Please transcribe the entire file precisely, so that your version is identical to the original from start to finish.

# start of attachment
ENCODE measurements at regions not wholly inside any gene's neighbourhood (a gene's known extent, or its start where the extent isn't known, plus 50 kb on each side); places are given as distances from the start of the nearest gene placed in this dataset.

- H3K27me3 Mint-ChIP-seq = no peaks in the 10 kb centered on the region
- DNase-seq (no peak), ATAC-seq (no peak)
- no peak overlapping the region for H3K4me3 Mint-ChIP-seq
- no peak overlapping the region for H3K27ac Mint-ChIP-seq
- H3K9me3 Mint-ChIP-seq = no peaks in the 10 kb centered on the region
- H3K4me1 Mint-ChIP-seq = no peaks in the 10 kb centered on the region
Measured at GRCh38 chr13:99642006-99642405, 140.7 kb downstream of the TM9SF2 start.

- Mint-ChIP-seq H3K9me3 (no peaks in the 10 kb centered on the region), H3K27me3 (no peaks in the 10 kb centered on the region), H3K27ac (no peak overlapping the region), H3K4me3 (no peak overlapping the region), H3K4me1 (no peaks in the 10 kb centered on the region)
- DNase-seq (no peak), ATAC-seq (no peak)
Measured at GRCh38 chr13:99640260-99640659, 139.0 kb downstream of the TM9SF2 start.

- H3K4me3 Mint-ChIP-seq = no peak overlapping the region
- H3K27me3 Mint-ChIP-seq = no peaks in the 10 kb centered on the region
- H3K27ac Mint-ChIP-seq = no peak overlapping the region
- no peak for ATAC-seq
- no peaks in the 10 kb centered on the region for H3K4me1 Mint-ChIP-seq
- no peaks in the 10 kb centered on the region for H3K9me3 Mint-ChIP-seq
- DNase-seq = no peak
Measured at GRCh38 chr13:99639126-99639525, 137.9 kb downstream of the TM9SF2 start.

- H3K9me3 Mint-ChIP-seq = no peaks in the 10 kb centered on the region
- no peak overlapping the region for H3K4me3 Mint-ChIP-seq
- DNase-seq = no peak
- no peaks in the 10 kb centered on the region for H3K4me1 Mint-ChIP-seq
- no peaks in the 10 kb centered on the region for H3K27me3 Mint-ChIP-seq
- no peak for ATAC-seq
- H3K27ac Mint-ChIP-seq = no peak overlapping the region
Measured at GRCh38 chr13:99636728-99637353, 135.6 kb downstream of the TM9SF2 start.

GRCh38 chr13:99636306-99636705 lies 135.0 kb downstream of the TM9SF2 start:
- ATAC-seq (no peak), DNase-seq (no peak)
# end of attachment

ENCODE measurements at regions not wholly inside any gene's neighbourhood (a gene's known extent, or its start where the extent isn't known, plus 50 kb on each side); places are given as distances from the start of the nearest gene placed in this dataset.

- H3K27me3 Mint-ChIP-seq = no peaks in the 10 kb centered on the region
- DNase-seq (no peak), ATAC-seq (no peak)
- no peak overlapping the region for H3K4me3 Mint-ChIP-seq
- no peak overlapping the region for H3K27ac Mint-ChIP-seq
- H3K9me3 Mint-ChIP-seq = no peaks in the 10 kb centered on the region
- H3K4me1 Mint-ChIP-seq = no peaks in the 10 kb centered on the region
Measured at GRCh38 chr13:99642006-99642405, 140.7 kb downstream of the TM9SF2 start.

- Mint-ChIP-seq H3K9me3 (no peaks in the 10 kb centered on the region), H3K27me3 (no peaks in the 10 kb centered on the region), H3K27ac (no peak overlapping the region), H3K4me3 (no peak overlapping the region), H3K4me1 (no peaks in the 10 kb centered on the region)
- DNase-seq (no peak), ATAC-seq (no peak)
Measured at GRCh38 chr13:99640260-99640659, 139.0 kb downstream of the TM9SF2 start.

- H3K4me3 Mint-ChIP-seq = no peak overlapping the region
- H3K27me3 Mint-ChIP-seq = no peaks in the 10 kb centered on the region
- H3K27ac Mint-ChIP-seq = no peak overlapping the region
- no peak for ATAC-seq
- no peaks in the 10 kb centered on the region for H3K4me1 Mint-ChIP-seq
- no peaks in the 10 kb centered on the region for H3K9me3 Mint-ChIP-seq
- DNase-seq = no peak
Measured at GRCh38 chr13:99639126-99639525, 137.9 kb downstream of the TM9SF2 start.

- H3K9me3 Mint-ChIP-seq = no peaks in the 10 kb centered on the region
- no peak overlapping the region for H3K4me3 Mint-ChIP-seq
- DNase-seq = no peak
- no peaks in the 10 kb centered on the region for H3K4me1 Mint-ChIP-seq
- no peaks in the 10 kb centered on the region for H3K27me3 Mint-ChIP-seq
- no peak for ATAC-seq
- H3K27ac Mint-ChIP-seq = no peak overlapping the region
Measured at GRCh38 chr13:99636728-99637353, 135.6 kb downstream of the TM9SF2 start.

GRCh38 chr13:99636306-99636705 lies 135.0 kb downstream of the TM9SF2 start:
- ATAC-seq (no peak), DNase-seq (no peak)